Abe: How much attention do you pay to how outsiders view the Amish? I remember how much my identity as Amish was based on the way we were seen by “English.” Is there less expected out of Amish people now?

Merlyn: I think we as a people are still concerned about public opinion, especially when an Amish mug shot appears in the paper. But ultimately what does God think of us?

Polly: Do Amish celebrate Christmas?

Merlyn: Yes, we observe Christmas. There are multiple family gatherings to attend–such as immediate family, Mom’s side, Dad’s side, sometimes cousins, sometimes close friends. There is almost always a large meal, socializing, and often some singing (German and English). Gift exchanges are common. But no Santa Claus!

Mike Sparks: With the heavy influence of the current modern world on young people (Cell phones, Facebook, Twitter, etc.), what do you attribute as the most telling reason Amish young folks are retaining their culture and not being pulled away to the modern world around them?

Merlyn: I think that as children grow and observe satisfaction and contentment shown by the parents, grandparents, and general neighborhood, a somewhat intangible desire is formed. Some but not all experiment with the items mentioned. For each baptism, many, many prayers are answered. May all the glory be to the Lord.

Gary Griffith:  I live in a heavily Amish populated area and would like to start a business serving the Amish community. Any suggestions?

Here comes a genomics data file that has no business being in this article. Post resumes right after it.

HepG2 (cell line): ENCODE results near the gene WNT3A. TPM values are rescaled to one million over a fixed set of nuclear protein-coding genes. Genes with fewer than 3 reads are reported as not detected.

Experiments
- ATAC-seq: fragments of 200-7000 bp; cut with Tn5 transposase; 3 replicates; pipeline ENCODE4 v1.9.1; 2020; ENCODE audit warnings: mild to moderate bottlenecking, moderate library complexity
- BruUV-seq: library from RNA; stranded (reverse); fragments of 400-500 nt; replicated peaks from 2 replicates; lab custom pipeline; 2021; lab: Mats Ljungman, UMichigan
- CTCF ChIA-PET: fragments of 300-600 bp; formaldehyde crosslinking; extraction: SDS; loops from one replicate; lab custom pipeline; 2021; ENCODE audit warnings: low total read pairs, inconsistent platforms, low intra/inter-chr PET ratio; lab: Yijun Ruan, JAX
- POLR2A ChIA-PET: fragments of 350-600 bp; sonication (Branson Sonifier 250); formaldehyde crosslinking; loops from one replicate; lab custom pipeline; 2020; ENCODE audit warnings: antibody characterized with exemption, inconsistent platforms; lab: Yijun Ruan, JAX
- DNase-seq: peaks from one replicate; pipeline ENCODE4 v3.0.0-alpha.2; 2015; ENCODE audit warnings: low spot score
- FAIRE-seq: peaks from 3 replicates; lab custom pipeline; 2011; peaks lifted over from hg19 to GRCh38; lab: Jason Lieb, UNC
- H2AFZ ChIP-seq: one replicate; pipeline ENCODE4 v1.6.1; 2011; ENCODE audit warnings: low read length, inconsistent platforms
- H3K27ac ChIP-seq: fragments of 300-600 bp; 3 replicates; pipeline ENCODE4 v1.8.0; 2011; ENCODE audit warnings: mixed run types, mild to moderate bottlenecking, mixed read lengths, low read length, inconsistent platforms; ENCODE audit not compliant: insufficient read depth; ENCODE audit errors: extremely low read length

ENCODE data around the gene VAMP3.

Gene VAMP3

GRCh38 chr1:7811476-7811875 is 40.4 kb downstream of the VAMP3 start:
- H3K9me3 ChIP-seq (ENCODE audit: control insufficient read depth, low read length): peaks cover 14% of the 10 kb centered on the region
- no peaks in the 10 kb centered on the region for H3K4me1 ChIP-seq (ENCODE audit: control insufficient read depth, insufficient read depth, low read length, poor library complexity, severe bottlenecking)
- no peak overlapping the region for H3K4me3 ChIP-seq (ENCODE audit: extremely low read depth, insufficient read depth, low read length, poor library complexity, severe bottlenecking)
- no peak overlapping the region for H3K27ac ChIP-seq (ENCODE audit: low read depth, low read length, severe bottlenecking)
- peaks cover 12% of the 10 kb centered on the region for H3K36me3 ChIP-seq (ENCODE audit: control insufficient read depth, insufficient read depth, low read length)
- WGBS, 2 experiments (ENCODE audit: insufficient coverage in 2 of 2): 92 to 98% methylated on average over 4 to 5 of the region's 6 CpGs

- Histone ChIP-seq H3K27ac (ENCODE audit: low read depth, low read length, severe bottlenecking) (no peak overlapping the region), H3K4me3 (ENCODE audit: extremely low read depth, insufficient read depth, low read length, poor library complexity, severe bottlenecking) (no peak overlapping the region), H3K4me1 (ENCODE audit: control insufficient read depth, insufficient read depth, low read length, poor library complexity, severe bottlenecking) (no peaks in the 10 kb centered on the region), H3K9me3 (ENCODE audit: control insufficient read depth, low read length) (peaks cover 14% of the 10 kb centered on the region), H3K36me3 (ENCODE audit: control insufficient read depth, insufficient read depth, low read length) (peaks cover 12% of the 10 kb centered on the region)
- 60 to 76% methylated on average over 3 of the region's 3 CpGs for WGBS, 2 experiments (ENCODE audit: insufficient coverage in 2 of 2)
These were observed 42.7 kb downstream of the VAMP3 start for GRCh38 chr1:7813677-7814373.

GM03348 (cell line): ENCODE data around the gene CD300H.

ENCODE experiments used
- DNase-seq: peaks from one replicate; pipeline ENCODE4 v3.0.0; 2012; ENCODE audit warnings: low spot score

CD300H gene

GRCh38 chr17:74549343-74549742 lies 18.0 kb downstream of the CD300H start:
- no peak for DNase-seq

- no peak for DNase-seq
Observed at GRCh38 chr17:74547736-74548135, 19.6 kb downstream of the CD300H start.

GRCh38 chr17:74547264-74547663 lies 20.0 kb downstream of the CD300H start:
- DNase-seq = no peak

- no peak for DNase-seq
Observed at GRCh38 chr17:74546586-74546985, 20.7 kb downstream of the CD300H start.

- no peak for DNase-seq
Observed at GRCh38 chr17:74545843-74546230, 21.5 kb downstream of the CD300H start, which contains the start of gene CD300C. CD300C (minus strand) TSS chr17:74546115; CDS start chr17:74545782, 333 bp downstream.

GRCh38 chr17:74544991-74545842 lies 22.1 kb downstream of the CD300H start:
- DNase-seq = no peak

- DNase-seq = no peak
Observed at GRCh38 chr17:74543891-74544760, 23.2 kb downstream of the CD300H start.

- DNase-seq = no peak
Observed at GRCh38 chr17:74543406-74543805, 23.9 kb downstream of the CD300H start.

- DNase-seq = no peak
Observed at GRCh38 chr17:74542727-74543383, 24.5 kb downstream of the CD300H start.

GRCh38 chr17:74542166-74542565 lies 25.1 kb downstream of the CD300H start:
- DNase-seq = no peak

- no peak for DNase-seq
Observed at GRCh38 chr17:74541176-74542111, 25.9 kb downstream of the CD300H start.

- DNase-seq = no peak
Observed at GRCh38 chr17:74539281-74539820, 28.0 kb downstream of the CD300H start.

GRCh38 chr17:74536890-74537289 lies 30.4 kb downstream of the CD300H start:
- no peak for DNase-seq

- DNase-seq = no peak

Merlyn: The first thing that comes to mind is a taxi service or delivery service. Advice–charge a fair wage and absolutely learn to say no.

Karen G: How do the Amish keep track of the weather when there is no TV or radio? It seems the weather is getting more violent as the years go on. Do the Amish know what to look for when it comes to the weather especially during planting and haying time?

Merlyn: Trust me, weather is one of the most talked-about subjects. Many of us read the newspaper. If a delivery man or the milkman comes, weather will be a topic. Also at the feed mill, in town, etc.

Joanne: A Mennonite widow has the passion to remarry and share her God given gifts with an Amish man. Can she remarry and be accepted into his Amish community?

Merlyn: Yes I believe that is possible.

Deb: Do you know of any Amish businesses that make and sell tables for the kitchen? Looking to buy direct from someone, not from one of the retail businesses.

Merlyn: There is a smaller shop 40-50 miles southwest closer to Bremen. His phone number is 574-773-7930 (ex. 3) and he knows wood.